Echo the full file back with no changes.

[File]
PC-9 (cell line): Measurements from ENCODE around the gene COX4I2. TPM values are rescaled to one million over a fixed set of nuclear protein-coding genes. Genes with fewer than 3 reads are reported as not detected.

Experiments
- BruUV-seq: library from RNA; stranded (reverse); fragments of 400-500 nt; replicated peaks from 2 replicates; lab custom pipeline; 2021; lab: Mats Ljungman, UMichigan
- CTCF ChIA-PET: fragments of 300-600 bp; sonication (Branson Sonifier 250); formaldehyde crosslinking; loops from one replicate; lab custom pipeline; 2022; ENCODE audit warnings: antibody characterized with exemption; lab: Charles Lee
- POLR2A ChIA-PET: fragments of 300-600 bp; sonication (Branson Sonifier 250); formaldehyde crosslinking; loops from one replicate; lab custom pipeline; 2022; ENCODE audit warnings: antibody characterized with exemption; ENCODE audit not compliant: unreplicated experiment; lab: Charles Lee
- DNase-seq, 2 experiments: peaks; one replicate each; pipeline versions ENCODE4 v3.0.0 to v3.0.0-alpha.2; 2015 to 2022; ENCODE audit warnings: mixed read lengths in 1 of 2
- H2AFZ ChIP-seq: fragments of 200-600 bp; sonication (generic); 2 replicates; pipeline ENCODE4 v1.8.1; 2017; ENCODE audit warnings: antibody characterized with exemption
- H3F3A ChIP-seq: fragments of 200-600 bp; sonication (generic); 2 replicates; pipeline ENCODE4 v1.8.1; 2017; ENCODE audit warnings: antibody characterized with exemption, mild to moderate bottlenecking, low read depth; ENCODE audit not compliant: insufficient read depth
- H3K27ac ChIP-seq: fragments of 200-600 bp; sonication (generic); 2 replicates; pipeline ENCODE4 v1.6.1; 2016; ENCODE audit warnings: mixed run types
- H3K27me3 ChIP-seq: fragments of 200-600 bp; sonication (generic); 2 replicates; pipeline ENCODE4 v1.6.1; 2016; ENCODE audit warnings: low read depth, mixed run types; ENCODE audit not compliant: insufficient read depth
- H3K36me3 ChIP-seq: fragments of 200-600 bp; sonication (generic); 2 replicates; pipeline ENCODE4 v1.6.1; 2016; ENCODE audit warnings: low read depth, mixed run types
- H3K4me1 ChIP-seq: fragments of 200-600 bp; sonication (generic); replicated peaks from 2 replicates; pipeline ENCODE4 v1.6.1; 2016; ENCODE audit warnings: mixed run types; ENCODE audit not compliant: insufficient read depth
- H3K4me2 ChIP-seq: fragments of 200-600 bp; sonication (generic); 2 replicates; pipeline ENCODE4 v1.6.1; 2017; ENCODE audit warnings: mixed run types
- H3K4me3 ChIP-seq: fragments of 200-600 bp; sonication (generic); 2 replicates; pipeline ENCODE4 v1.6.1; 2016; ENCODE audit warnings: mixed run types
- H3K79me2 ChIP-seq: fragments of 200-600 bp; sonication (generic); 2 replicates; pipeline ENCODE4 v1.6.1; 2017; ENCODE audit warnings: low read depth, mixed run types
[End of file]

PC-9 (cell line): Measurements from ENCODE around the gene COX4I2. TPM values are rescaled to one million over a fixed set of nuclear protein-coding genes. Genes with fewer than 3 reads are reported as not detected.

Experiments
- BruUV-seq: library from RNA; stranded (reverse); fragments of 400-500 nt; replicated peaks from 2 replicates; lab custom pipeline; 2021; lab: Mats Ljungman, UMichigan
- CTCF ChIA-PET: fragments of 300-600 bp; sonication (Branson Sonifier 250); formaldehyde crosslinking; loops from one replicate; lab custom pipeline; 2022; ENCODE audit warnings: antibody characterized with exemption; lab: Charles Lee
- POLR2A ChIA-PET: fragments of 300-600 bp; sonication (Branson Sonifier 250); formaldehyde crosslinking; loops from one replicate; lab custom pipeline; 2022; ENCODE audit warnings: antibody characterized with exemption; ENCODE audit not compliant: unreplicated experiment; lab: Charles Lee
- DNase-seq, 2 experiments: peaks; one replicate each; pipeline versions ENCODE4 v3.0.0 to v3.0.0-alpha.2; 2015 to 2022; ENCODE audit warnings: mixed read lengths in 1 of 2
- H2AFZ ChIP-seq: fragments of 200-600 bp; sonication (generic); 2 replicates; pipeline ENCODE4 v1.8.1; 2017; ENCODE audit warnings: antibody characterized with exemption
- H3F3A ChIP-seq: fragments of 200-600 bp; sonication (generic); 2 replicates; pipeline ENCODE4 v1.8.1; 2017; ENCODE audit warnings: antibody characterized with exemption, mild to moderate bottlenecking, low read depth; ENCODE audit not compliant: insufficient read depth
- H3K27ac ChIP-seq: fragments of 200-600 bp; sonication (generic); 2 replicates; pipeline ENCODE4 v1.6.1; 2016; ENCODE audit warnings: mixed run types
- H3K27me3 ChIP-seq: fragments of 200-600 bp; sonication (generic); 2 replicates; pipeline ENCODE4 v1.6.1; 2016; ENCODE audit warnings: low read depth, mixed run types; ENCODE audit not compliant: insufficient read depth
- H3K36me3 ChIP-seq: fragments of 200-600 bp; sonication (generic); 2 replicates; pipeline ENCODE4 v1.6.1; 2016; ENCODE audit warnings: low read depth, mixed run types
- H3K4me1 ChIP-seq: fragments of 200-600 bp; sonication (generic); replicated peaks from 2 replicates; pipeline ENCODE4 v1.6.1; 2016; ENCODE audit warnings: mixed run types; ENCODE audit not compliant: insufficient read depth
- H3K4me2 ChIP-seq: fragments of 200-600 bp; sonication (generic); 2 replicates; pipeline ENCODE4 v1.6.1; 2017; ENCODE audit warnings: mixed run types
- H3K4me3 ChIP-seq: fragments of 200-600 bp; sonication (generic); 2 replicates; pipeline ENCODE4 v1.6.1; 2016; ENCODE audit warnings: mixed run types
- H3K79me2 ChIP-seq: fragments of 200-600 bp; sonication (generic); 2 replicates; pipeline ENCODE4 v1.6.1; 2017; ENCODE audit warnings: low read depth, mixed run types